Tag: test results

Science: ‘All Kids Different’

It didn’t get a lot of attention, but in last week’s State of the Union address President Obama celebrated the spread of national curriculum standards that’s been fueled largely by the federal Race to the Top. Of course, he didn’t actually call them “national standards” because no one is supposed to think that these are de facto federal standards that states have been bribed into adopting. The point, though, was clear to those in the know:

Race to the Top is the most meaningful reform of our public schools in a generation. For less than one percent of what we spend on education each year, it has led over 40 states to raise their standards for teaching and learning. These standards were developed, not by Washington, but by Republican and Democratic governors throughout the country.

Despite the celebration of national standards by both the President and lots of other supporters, there is essentially zero evidence that such standards will produce better educational outcomes.  Much of that has to do with the reality of democratically controlled, government education: Those who would be held accountable for getting kids to high standards have the most clout in education politics, and they naturally fight tough standards. It also has a lot to do with human reality: All kids are different. It’s an inescapable observation for anyone who has ever encountered more than one child, but the national-standards crowd prefers to ignore it.

Maybe science will help them see the light. According to the BBC, new research comparing identical and fraternal twins reveals that genetics – something that exists before standards and schooling – has a lot to do with how much and how quickly someone learns:

The researchers examined the test results of 12-year-old twins - identical and fraternal - in English, maths and science.

They found the identical twins, who share their genetic make-up, did more similarly in the tests than the fraternal twins, who share half their genetic make-up.

The report said: “The results were striking, indicating that even when previous achievement and a child’s general cognitive ability are both removed, the residual achievement measure is still significantly influenced by genetic factors.”

In light of this confirmation of the obvious, isn’t it clear that a single timeline for what all children should know and when they should know it makes little sense? And doesn’t it point to the best system being one that gives kids individualized attention?

Of course it does, but that would require “experts” of all stripes to stop trying to impose their solutions on all children. It would also, ultimately, necessitate a system in which parents would choose what’s best for their children, and educators would specialize in all sorts of different curricula, delivery mechanisms, and teaching techniques.  

Unfortunately, few in the education policy world are willing to adopt that utterly logical – but power relinquishing – solution.

Test Cheating by National Education Standards Agency

When you erase a test score and write in a new one for your own benefit, that’s cheating, right? So what is it when you do this several thousand times?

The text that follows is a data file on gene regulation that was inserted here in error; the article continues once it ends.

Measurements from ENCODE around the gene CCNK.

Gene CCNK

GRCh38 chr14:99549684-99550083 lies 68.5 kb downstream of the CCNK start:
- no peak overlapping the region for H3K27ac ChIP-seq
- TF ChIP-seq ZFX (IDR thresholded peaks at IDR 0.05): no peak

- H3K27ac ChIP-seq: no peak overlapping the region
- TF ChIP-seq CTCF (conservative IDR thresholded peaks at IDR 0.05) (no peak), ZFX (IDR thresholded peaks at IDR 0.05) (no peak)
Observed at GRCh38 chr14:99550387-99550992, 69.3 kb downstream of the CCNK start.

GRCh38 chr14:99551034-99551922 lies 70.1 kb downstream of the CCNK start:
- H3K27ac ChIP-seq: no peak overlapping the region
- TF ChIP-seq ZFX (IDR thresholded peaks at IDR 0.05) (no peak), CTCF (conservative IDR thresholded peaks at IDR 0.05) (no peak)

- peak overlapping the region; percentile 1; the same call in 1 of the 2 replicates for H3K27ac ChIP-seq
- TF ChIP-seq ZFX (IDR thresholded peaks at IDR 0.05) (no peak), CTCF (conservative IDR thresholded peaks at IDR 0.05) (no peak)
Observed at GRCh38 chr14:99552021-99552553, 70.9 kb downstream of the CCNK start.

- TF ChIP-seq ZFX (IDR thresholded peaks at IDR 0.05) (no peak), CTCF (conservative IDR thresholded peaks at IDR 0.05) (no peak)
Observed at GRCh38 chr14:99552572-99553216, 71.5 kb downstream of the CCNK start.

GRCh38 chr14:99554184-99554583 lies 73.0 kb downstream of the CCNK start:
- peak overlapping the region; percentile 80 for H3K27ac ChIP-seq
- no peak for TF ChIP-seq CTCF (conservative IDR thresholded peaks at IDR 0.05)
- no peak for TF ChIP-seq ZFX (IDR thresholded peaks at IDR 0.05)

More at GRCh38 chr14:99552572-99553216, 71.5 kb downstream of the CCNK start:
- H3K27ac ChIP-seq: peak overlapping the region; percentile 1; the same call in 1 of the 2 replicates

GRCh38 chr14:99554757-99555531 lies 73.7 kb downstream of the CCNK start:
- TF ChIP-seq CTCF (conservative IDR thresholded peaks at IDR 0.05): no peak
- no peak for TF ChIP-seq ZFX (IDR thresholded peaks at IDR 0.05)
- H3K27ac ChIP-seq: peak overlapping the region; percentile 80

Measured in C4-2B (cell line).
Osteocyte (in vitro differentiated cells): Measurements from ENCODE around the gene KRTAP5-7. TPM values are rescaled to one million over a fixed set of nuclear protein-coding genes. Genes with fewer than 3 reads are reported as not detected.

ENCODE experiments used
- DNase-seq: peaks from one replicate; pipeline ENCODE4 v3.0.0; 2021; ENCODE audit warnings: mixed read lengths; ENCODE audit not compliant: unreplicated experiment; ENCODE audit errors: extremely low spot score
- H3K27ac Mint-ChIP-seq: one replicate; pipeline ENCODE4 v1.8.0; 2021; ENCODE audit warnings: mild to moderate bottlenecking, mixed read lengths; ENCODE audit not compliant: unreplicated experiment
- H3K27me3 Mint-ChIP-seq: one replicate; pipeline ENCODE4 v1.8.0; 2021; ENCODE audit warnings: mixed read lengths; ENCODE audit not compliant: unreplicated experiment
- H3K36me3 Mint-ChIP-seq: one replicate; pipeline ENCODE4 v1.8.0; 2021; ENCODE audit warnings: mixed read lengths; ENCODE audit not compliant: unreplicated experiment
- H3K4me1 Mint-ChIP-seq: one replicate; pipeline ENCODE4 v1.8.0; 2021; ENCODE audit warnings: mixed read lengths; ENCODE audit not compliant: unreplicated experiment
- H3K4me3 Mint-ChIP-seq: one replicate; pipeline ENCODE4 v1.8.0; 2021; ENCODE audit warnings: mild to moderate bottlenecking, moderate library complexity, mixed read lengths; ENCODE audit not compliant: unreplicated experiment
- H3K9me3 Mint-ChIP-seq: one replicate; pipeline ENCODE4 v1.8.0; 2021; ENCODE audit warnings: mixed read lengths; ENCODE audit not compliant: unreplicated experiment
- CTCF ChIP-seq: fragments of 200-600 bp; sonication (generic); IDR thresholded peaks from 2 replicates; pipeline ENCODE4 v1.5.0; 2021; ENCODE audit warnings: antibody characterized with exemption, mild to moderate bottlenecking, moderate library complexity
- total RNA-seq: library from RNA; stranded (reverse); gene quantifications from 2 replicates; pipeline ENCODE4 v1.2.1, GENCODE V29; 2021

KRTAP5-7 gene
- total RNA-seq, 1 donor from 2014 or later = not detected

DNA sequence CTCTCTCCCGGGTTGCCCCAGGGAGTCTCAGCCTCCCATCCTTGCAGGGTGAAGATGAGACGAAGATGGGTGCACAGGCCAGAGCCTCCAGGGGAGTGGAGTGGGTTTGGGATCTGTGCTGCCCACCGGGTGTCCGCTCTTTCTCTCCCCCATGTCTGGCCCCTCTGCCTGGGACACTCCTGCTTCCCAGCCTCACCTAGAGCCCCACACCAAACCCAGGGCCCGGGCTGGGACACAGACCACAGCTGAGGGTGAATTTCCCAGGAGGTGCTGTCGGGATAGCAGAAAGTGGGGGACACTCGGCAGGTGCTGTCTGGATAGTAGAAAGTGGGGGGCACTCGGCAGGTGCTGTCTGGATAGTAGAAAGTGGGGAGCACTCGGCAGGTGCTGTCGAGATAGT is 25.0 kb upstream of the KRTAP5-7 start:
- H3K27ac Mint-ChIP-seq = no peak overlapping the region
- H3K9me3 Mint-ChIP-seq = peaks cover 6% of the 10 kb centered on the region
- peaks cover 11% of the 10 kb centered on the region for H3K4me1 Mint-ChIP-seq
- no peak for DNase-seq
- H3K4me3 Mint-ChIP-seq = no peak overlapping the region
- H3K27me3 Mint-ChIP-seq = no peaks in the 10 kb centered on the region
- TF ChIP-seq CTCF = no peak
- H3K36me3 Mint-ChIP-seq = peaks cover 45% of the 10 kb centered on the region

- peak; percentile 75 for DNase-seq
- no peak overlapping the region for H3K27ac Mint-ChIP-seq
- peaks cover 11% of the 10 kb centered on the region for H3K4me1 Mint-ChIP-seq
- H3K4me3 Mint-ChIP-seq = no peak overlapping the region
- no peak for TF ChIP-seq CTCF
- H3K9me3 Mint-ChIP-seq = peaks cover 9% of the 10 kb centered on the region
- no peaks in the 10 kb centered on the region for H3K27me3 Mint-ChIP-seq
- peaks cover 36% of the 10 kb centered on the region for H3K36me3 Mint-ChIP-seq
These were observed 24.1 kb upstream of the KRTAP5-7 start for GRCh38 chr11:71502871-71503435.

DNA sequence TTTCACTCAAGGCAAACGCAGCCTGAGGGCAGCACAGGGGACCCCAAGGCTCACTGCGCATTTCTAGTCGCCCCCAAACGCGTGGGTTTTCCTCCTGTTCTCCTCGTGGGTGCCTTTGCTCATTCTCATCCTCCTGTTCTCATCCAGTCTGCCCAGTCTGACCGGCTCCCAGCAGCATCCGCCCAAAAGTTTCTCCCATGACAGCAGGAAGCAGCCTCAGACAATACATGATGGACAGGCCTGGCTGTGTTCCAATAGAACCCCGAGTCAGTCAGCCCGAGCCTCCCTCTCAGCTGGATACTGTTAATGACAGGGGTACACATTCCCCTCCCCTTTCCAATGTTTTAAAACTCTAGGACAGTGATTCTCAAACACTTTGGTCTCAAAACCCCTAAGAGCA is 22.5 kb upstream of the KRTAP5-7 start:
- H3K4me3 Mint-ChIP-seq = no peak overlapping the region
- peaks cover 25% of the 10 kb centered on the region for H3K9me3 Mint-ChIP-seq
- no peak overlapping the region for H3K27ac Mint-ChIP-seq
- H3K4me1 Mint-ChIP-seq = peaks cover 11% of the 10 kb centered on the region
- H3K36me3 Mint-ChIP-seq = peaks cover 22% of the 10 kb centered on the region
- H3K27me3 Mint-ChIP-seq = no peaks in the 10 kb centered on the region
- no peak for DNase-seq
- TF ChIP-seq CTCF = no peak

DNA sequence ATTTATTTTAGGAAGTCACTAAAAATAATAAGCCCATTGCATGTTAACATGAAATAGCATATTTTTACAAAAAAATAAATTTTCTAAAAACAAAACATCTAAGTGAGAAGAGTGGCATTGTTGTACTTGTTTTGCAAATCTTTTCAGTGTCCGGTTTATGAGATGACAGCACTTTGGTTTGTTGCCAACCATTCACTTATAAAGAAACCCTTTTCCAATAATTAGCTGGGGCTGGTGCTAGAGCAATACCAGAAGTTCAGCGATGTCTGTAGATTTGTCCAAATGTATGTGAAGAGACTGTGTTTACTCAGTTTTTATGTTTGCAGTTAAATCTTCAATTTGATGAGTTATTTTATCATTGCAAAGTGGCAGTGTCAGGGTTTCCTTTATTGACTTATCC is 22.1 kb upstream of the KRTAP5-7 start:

Ofqual, the British education standards regulator, “secretly downgraded the GCSE [General Certificate of Secondary Education test] results of thousands of pupils to avoid public fury over dumbed-down tests,” reports the Daily Mail. “Fearing a row over inflated results, Ofqual’s chief executive ordered all exam boards to cut the number of pupils getting top scores just two days before marks were finalized.”

The argument for national education standards is based on a host of unexamined and incorrect assumptions. One is the belief that the authorities overseeing such standards (and associated testing) will have truth and transparency as their only motivations. As the above example illustrates, that’s rubbish. Bureaucrats and politicians are as self-interested as the rest of humanity, and they do, in practice, consult their own interests in the execution of their duties.

The way to deal with this reality is not to ignore it – as national standards advocates and other statists are wont to do – but rather to adopt systems for structuring human action that take it into consideration. In the context of education standards, that means leaving the standards-setting process to the competitive marketplace: make it easy for all families to choose whatever schools they deem best, allow schools to administer whatever curriculum and whatever tests they want, and allow higher ed and employers to weigh the value of the various standards and certifications that arise. Lousy standards that don’t reflect real achievement won’t be valued, good ones that do will be.

National standards advocates are right that children should be encouraged to do their best and that every child’s diploma should really mean something. But that doesn’t mean that every diploma has to mean the same thing. A competitive marketplace for education standards and testing would ensure both quality and relevance, while also allowing for the fact that very different students heading toward very different futures may want to strive to excel in different areas.

For a detailed account of the evidence on national standards and its alternatives, see Neal McCluskey’s excellent recent policy analysis on the subject, linked here.